Iran′s Nasrin Sotoudeh — from human rights lawyer to hunger striker | Asia| An in-depth look at news from across the continent | DW | 28.08.2018
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Iran's Nasrin Sotoudeh — from human rights lawyer to hunger striker

Prominent Iranian human rights lawyer and activist Nasrin Sotoudeh has begun a hunger strike in prison, accusing the authorities of harassing her family and friends in recent days.

"I see no other option but to start a hunger strike from August 23. It is the only way I can express my protest against the continued pressure on my family and friends," wrote jailed Iranian human rights lawyer Nasrin Sotoudeh in a note posted on her husband's Facebook page.

Sotoudeh is one of the best-known human rights lawyers in Iran. She served about half of a six-year jail sentence imposed in 2010 for "spreading propaganda and conspiring to harm state security" — charges she denied — before being freed in 2013.

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The 55-year-old lawyer was again arrested on June 13 and has been languishing in Tehran's Evin Prison since then.

The authorities have yet to present any evidence to support their claims that the lawyer has endangered Iran's national security.

"Not only our apartment — but also my sister's home — were illegally raided. The authorities have found a few badges with slogans like, 'I am against the forced veil.' They are trying to use these badges as evidence to substantiate their accusations," Sotoudeh's husband Reza Khandan told DW. "Pointing to these badges, they have also arrested a friend of my wife, the human rights activist Farhad Meisami. He is also now on hunger strike," Khandan added.

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Shortly before speaking to DW, Khandan had phoned his wife in prison. "Today she was examined by the prison doctor and she briefly met her friend Farhad Meisami," the husband said. "She told me that as long as Farhad is not released, she will continue her hunger strike."

Espionage charges

Sotoudeh was arrested in June and told she had already been found guilty "in absentia" on spying charges by Tehran's Revolutionary Court.

"At the beginning, they said it's about espionage," says Khandan. "My wife was convicted for allegedly supporting espionage in Iran through contact with foreign diplomats. It's just ridiculous. How did she know that the diplomats were spies? What was the Iranian secret service doing when those foreign spies traveled to Iran?" Khandan questioned.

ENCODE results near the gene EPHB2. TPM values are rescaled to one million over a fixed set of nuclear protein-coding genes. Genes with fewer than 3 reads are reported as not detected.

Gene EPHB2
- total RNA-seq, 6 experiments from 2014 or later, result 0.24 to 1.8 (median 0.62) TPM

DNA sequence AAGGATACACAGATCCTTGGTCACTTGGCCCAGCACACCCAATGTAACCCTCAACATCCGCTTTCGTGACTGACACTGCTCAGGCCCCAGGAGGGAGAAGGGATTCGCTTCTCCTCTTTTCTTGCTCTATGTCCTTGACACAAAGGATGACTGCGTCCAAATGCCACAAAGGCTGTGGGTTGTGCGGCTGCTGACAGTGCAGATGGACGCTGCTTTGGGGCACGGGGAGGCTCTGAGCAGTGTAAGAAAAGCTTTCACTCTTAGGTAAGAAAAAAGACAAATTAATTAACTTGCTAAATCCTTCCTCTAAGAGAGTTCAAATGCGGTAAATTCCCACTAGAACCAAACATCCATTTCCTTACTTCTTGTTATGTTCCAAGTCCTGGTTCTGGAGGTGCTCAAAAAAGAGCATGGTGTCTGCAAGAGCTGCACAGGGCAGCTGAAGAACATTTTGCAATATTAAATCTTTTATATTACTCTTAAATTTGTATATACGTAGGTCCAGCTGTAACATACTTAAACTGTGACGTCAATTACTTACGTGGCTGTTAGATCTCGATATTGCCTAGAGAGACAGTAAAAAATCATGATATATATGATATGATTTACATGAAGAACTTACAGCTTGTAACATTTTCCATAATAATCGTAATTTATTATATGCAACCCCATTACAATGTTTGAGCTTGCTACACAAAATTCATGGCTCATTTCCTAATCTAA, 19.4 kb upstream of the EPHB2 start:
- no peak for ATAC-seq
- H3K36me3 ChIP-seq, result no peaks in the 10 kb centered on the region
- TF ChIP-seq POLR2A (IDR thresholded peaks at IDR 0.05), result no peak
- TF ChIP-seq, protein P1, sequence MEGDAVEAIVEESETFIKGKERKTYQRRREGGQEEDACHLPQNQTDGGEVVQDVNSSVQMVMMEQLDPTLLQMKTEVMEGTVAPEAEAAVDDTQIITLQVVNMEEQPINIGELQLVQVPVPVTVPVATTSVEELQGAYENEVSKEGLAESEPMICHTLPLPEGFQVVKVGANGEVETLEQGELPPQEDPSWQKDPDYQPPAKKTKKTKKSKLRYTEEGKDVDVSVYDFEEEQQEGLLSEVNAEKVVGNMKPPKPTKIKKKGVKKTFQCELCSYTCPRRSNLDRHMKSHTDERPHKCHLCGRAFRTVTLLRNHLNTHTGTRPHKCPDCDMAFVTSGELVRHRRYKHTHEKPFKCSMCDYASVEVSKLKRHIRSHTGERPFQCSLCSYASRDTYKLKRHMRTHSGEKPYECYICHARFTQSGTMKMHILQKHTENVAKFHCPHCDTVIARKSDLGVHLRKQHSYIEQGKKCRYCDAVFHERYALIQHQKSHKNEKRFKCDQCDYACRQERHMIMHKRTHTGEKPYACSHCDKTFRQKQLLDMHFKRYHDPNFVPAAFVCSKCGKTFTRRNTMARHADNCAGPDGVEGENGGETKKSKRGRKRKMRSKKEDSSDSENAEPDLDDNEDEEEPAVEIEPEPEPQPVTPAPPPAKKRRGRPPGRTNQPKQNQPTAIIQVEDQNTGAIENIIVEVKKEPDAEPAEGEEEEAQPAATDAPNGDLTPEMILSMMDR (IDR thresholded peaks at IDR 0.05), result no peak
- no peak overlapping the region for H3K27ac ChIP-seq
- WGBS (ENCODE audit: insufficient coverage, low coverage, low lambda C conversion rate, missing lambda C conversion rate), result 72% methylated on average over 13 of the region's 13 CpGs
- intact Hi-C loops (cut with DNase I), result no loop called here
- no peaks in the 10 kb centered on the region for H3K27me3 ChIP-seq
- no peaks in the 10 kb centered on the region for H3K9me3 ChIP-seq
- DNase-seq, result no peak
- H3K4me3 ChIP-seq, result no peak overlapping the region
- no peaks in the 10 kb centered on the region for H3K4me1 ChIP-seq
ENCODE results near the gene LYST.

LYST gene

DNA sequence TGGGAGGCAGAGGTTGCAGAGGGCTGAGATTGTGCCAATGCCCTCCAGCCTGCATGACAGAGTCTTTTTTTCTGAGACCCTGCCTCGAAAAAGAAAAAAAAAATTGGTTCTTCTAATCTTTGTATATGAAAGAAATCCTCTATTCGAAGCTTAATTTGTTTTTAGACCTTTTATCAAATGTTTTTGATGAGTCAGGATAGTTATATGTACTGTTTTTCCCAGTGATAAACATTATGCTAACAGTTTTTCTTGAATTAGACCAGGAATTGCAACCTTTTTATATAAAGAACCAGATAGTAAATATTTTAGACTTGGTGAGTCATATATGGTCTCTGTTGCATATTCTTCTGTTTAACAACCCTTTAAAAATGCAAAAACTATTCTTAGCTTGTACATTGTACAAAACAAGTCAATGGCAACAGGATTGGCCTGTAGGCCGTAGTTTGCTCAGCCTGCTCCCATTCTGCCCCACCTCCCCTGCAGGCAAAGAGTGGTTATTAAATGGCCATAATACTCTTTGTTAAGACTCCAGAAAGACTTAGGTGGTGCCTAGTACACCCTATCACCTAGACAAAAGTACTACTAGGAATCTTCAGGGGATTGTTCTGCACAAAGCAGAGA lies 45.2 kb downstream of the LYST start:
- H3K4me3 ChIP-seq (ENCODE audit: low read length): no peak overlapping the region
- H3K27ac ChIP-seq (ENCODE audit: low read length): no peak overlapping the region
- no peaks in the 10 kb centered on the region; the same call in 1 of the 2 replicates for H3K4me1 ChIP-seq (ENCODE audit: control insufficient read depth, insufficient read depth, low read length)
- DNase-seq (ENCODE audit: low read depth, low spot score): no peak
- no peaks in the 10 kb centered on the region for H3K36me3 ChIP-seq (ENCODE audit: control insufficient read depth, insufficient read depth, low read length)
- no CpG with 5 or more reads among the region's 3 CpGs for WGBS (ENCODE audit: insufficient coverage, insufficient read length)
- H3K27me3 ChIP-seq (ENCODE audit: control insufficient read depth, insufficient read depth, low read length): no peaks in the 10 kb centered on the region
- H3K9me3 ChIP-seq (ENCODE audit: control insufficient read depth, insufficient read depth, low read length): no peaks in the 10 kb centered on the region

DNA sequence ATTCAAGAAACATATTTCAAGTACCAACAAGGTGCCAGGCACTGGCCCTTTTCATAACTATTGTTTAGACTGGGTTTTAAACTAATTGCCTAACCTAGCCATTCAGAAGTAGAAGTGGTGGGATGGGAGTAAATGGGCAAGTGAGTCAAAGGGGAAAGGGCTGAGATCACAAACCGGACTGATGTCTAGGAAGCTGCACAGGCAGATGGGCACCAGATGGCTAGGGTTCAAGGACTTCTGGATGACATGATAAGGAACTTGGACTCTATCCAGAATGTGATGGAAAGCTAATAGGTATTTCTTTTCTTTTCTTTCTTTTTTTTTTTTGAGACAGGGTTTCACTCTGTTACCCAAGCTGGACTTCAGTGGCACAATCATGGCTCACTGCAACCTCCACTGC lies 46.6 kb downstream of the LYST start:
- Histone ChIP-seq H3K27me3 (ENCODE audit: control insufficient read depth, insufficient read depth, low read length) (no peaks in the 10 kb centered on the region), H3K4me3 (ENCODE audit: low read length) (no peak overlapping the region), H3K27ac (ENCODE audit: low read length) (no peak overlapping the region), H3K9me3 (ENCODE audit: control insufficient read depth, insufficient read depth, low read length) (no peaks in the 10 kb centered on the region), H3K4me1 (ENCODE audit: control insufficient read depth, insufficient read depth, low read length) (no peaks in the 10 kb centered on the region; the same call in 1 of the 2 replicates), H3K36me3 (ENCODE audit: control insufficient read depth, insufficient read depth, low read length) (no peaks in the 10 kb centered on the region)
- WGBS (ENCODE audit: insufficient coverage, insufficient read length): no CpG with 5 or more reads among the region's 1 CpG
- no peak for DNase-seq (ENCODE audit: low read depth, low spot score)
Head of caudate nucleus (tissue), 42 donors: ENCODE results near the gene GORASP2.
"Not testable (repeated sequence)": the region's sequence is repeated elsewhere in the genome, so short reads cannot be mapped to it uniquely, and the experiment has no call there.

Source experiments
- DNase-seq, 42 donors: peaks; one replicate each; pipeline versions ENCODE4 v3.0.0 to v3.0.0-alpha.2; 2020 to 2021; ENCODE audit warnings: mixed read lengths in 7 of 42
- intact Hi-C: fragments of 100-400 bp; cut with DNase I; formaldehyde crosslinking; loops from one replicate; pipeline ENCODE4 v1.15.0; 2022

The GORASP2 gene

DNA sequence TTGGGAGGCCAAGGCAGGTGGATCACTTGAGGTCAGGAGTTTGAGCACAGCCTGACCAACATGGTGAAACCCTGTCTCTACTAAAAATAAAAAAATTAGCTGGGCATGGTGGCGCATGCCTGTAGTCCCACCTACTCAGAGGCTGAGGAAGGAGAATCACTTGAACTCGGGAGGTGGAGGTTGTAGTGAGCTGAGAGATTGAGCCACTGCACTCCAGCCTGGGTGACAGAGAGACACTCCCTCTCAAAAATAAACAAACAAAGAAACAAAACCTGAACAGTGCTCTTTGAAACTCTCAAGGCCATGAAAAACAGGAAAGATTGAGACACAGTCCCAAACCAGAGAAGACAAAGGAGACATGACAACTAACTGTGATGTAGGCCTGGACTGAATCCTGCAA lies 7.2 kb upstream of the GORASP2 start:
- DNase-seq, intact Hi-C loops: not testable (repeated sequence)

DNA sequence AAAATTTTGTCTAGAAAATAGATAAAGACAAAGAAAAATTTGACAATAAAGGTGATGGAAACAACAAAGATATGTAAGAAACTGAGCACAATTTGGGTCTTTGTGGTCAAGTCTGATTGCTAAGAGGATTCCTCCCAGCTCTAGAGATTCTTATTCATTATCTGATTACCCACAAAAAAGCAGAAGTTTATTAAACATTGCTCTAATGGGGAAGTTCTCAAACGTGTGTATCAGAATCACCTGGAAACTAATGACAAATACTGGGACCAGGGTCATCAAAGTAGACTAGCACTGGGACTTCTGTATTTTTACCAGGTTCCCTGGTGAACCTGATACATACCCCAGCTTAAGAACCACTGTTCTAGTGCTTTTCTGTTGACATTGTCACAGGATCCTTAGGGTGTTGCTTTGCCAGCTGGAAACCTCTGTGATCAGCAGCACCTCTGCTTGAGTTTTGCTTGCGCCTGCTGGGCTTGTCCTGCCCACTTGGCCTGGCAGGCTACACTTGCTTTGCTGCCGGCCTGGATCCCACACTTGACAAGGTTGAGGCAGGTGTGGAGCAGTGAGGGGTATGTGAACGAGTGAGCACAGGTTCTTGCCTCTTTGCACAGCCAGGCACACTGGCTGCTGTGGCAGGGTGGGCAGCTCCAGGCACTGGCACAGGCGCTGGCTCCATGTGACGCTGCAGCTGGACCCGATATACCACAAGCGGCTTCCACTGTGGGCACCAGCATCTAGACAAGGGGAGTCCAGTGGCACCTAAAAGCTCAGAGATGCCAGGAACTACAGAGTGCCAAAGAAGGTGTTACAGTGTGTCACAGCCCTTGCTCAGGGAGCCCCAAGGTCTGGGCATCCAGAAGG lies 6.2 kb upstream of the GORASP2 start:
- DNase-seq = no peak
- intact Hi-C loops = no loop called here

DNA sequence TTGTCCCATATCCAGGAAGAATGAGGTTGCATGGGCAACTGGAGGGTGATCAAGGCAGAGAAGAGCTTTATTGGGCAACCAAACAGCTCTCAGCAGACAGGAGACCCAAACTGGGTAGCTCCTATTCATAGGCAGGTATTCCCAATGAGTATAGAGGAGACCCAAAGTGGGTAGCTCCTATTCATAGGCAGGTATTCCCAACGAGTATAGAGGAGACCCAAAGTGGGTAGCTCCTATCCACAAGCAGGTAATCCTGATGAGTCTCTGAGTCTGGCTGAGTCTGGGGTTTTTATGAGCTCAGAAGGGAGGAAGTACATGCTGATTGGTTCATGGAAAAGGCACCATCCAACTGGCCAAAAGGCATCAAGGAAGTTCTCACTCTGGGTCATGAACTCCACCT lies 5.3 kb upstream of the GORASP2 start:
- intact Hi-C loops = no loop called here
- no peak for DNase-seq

The espionage allegation against the human rights lawyer was initially leveled in 2014, shortly after she met with a delegation of European parliamentarians in Tehran and discussed the human rights situation as well as the state of opposition in the Islamic Republic.

In December 2013, this delegation had presented her with the Sakharov Prize, which the European Parliament awarded her the year before in recognition of her civic engagement.

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In support of opposition and activists

In 2006, Sotoudeh, together with the Iranian Nobel laureate Shirin Ebadi, founded the Center for the Protection of Human Rights in Iran. In 2010, she was arrested for defending protesters of the opposition "Green Movement" and subsequently sentenced to years behind bars. Her arrest drew worldwide condemnation and criticism. After spending three years in prison, she was released in 2013, but remains banned from representing political cases or leaving Iran until 2022.

Following her arrest again in July 2018, Sotoudeh wrote in a letter from prison: "I realized that they had arrested me for my work on human rights, the defense of women's rights activists and the fight against the death penalty. Still, I will not be silenced."

MEPs protest

In an open letter to Iranian President Hassan Rouhani, 68 members of European Parliament (MEPs) protested last week against the repeated arbitrary action against Sotoudeh. The Iranian government has so far not responded to the letter.

Barbara Lochbihler, a Green EU lawmaker and co-signatory, told DW that the EU support for Iran, including financial aid, is justifiable, particularly in view of the renewed US sanctions against the country. But at the same time, she underlined, this shouldn't mean the EU will have to withdraw its commitment to ensuring human rights in Iran.

Lochbihler said in case she travels to Iran, she will try to arrange a visit to the prison and meet Sotoudeh. This would be "an important step, especially since there is no EU delegation in Tehran that can work for the cause of human rights activists on the ground," the MEP pointed out.

The European politician said she wants the EU to take a clearer stand with regard to promoting human rights. "There hasn't been an unequivocal statement from the EU calling for Sotoudeh's immediate release from prison," she said.

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